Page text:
What's New in Health Care: Detecting Prostate Cancer

by Walter Pierce

Magnetic resonance imaging is cutting back on the rate of false negatives and saving lives.

Magnetic resonance imaging is cutting back on the rate of false negatives and saving lives. By Patrick Flanagan

Tuesday, July 1, 2014

Photo by Robin May

Dr. Jeremy Laborde

Not only can a prostate biopsy create what most men consider an uncomfortable situation - there is nothing pleasant about having a thin needle inserted through the rectum, urethra or perineum to poke your prostate gland any number of times - but the tests oftentimes can result in a false negative. That means the patient has cancer; it's just undetected.

"The technique has been used for a long time," says Dr. Jeremy Laborde, a radiologist at Our Lady of Lourdes. "There are some problems with this technique. For one, you can't see the prostate cancer. It's a random sampling so you can have false negatives."

Between 10 and 25 percent of prostate biopsies come back with a false negative, says Laborde, which is one of the reasons prostate cancer continues to be a leading cause of death in men.

The outcome of the biopsy essentially depends on the location of the cancer.

"Whenever they place the needles in they can only go 17 millimeters deep, but if the cancer is further in, they're not going to sample it," explains Laborde. "You can get cancer anywhere in the gland, but for patients that have those cancers they're just out of luck. They'll go get screened, get a biopsy, and then they'll say they have no cancer, but their labs keep going up abnormally, and the patient gets anxious."

This creates an even bigger problem: late diagnosis, which gives the cancer time to spread and become more aggressive, where it begins to attack the lymph nodes, bones and other areas of the body, ultimately becoming untreatable.

This is where magnetic resonance imaging comes into play through a new technique developed over the last five to six years called multiparametric MRI, which allows specialized radiologists with the right equipment to create a visualization of the tumor physiology.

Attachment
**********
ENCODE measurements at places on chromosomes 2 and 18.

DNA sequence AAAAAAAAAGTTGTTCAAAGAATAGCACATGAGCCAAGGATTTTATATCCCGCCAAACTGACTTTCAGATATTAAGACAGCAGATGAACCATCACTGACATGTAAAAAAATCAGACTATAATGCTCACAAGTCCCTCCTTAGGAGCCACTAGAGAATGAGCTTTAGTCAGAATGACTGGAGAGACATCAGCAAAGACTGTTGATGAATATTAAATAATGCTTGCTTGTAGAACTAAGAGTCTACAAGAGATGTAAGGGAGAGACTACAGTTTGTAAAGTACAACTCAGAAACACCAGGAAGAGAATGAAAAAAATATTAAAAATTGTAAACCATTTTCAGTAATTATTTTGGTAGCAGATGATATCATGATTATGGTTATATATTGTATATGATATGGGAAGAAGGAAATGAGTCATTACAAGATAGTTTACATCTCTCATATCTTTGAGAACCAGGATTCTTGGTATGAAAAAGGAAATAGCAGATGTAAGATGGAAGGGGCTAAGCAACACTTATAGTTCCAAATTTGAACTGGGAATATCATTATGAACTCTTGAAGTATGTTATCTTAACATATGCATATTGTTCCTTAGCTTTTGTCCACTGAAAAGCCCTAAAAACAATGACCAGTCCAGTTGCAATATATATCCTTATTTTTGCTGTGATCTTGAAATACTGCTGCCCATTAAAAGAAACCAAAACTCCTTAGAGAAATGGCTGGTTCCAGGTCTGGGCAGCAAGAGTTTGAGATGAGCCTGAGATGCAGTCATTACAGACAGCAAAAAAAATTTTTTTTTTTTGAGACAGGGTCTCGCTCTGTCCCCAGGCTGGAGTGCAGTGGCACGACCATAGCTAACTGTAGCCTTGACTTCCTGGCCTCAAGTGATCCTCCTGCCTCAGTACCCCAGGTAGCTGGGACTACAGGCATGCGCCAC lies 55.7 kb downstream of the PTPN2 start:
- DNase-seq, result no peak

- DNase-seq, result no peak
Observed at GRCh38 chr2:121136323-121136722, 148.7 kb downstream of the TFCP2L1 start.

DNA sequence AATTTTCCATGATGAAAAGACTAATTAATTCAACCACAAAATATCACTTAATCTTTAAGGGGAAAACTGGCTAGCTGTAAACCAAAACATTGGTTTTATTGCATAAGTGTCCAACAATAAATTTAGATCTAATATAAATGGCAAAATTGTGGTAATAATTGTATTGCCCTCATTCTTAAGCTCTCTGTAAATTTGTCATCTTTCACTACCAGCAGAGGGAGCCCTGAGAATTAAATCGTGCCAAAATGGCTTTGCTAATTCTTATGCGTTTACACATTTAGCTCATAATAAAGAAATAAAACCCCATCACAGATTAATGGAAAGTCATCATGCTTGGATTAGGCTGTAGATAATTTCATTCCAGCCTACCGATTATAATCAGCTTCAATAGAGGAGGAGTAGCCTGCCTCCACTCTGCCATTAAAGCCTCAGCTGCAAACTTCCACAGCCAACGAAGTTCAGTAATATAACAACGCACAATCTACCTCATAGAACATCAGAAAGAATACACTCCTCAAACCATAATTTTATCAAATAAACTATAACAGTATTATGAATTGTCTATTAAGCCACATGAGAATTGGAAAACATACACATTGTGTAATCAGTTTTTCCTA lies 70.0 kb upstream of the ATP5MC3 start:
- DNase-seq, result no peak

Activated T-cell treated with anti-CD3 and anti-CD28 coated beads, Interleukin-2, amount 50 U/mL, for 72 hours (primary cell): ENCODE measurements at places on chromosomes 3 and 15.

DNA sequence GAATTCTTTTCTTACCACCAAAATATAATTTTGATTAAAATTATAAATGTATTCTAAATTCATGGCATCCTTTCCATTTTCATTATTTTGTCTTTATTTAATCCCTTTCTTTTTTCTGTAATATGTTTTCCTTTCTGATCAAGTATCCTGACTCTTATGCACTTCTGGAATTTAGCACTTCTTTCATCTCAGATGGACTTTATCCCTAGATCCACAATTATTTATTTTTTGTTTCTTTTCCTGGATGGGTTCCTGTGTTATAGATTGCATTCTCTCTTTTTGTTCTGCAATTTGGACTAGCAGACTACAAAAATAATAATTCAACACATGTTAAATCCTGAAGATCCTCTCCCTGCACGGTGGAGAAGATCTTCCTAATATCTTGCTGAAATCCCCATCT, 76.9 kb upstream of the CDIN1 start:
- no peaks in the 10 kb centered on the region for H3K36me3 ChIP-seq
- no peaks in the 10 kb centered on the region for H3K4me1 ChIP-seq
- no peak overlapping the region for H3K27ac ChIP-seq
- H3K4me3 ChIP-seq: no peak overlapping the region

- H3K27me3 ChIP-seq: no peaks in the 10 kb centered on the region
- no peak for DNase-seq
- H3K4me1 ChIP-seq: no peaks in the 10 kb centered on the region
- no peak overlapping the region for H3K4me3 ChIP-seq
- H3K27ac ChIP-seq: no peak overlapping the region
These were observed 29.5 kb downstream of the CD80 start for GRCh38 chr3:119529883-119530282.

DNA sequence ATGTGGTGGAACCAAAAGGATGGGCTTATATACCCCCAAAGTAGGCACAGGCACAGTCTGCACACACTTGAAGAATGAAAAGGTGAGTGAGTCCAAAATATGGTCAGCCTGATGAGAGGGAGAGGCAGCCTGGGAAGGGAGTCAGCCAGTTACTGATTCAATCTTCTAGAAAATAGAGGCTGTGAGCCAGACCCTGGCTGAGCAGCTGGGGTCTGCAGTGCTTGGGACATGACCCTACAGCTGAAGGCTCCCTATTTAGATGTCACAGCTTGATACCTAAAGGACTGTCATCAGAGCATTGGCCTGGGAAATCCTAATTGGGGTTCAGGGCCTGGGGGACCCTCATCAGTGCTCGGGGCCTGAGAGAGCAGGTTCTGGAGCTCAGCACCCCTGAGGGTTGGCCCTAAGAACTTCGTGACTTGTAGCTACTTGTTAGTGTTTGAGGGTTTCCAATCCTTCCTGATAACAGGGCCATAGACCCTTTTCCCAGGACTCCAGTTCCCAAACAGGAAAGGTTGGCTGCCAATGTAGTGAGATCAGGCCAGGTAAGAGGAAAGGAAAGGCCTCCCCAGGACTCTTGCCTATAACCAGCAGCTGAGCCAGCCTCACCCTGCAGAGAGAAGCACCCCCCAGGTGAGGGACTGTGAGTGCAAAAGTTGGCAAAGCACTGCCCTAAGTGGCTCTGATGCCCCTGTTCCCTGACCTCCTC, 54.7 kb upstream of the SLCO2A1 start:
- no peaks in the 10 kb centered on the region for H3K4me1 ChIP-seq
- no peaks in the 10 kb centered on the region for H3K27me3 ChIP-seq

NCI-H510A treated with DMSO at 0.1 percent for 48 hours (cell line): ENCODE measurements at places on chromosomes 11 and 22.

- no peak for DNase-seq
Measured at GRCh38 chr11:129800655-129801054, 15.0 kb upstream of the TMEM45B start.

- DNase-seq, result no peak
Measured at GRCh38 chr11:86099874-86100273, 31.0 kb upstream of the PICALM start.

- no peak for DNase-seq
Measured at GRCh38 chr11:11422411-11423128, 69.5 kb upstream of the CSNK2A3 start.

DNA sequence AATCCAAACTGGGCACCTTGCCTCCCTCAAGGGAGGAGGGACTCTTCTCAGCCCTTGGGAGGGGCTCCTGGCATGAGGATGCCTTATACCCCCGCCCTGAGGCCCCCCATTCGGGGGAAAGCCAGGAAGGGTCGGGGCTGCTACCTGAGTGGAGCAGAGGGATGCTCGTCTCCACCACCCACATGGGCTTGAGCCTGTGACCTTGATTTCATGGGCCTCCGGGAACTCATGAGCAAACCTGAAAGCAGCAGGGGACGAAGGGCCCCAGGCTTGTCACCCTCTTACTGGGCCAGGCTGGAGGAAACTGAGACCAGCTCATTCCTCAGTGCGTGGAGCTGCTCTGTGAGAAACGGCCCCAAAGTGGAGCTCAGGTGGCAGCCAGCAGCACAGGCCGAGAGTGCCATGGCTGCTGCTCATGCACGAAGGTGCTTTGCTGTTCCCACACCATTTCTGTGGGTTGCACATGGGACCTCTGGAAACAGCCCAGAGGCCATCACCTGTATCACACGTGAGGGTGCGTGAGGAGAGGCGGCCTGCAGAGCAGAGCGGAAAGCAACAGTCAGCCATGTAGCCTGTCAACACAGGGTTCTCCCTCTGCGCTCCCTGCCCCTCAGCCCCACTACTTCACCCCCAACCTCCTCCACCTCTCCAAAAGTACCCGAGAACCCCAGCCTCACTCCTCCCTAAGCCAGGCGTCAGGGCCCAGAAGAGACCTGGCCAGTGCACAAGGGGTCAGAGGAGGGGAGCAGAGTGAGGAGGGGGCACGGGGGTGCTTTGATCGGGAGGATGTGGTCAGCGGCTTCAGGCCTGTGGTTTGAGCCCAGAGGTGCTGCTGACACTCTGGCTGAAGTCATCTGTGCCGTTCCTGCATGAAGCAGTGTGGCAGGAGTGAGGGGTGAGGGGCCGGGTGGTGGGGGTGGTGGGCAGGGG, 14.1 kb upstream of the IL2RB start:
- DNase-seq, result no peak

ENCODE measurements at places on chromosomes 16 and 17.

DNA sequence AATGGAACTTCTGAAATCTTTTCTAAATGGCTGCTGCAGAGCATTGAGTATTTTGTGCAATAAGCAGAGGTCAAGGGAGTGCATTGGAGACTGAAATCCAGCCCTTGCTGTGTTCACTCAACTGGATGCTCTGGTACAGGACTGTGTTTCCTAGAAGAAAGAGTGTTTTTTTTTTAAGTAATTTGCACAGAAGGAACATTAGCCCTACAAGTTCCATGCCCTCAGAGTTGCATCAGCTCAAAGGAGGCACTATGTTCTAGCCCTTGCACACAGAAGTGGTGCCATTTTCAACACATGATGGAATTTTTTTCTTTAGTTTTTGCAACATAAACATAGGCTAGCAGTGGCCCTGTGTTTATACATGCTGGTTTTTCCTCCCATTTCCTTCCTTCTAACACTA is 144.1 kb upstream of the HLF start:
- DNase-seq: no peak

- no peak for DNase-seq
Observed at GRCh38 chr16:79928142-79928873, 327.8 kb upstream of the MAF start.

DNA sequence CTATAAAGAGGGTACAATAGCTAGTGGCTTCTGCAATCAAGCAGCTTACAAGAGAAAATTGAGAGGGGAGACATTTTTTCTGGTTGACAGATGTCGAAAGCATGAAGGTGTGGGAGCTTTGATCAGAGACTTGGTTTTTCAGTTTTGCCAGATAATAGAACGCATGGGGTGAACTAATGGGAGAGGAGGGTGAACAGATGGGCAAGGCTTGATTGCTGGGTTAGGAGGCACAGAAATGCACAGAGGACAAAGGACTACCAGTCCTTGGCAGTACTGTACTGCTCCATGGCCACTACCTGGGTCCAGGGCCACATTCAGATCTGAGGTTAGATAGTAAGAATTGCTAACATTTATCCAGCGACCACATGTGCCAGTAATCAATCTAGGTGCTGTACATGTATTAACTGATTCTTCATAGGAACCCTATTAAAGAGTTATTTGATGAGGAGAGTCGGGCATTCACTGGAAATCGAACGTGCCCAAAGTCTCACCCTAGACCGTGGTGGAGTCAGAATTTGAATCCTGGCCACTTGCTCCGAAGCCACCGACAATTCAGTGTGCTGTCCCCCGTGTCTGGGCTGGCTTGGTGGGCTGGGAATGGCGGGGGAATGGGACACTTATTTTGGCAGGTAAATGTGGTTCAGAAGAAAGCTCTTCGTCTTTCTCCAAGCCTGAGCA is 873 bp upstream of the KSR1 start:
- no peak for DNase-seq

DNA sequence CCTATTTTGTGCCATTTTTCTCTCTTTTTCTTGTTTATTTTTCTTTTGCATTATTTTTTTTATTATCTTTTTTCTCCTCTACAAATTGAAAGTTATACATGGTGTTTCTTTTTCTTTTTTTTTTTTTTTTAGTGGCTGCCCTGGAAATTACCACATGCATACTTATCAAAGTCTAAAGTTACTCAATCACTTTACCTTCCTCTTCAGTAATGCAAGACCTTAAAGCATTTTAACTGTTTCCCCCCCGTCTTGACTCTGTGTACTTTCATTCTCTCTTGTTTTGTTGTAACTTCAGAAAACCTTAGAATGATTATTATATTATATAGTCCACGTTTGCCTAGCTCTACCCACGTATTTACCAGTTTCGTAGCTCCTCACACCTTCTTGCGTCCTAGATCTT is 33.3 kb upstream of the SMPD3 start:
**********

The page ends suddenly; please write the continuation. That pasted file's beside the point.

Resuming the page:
Laborde introduced the technique to Louisiana after undergoing intense training that included a fellowship at Northwestern University in Chicago.

He calls it "revolutionary," saying, "We're no longer just using MRI to look at anatomy."

"This is allowing prostate cancer to be managed similarly to breast cancer," explains Laborde. "We're starting to get in that direction where we can actually see the prostate cancer. Before, that wasn't possible."

For Lafayette attorney Shannon Hardy, Laborde's MRI technique proved a lifesaver.

The 48-year-old Hardy says after undergoing blood work in 2010, his results came back with elevated PSA levels, meaning he was at risk for prostate cancer. Yet a biopsy screening indicated no cancer.
Over the next few years, however, Hardy's PSA levels continued to rise, prompting a friend, Dr. Rodney Burns - Laborde's partner - to suggest an MRI.

"He told me about the benefits of MRI and how it helps with detection 100 percent," recalls Hardy. "I went in for the MRI, and it showed a growth on the anterior portion of my prostate - a difficult spot to get to with biopsy."

MRI Prostate Imaging is now offered at three hospitals in Louisiana, but Our Lady of Lourdes, says Laborde, was the first - which is why it has been attracting patients from Baton Rouge, New Orleans and other parts of the state. In fact, Lourdes officials say more than half of the program's business is coming from outside of the market.

The reason for the limited availability is largely a result of the cost associated with the MRI machine, which averages about $1.3 million.

"We started offering this in late 2011, and you need a cutting-edge computer to be able to do these techniques," says Laborde. "These machines are not widespread. Throughout the state, the average computer age is between eight and 10 years. It'll be a while before machines like this are common."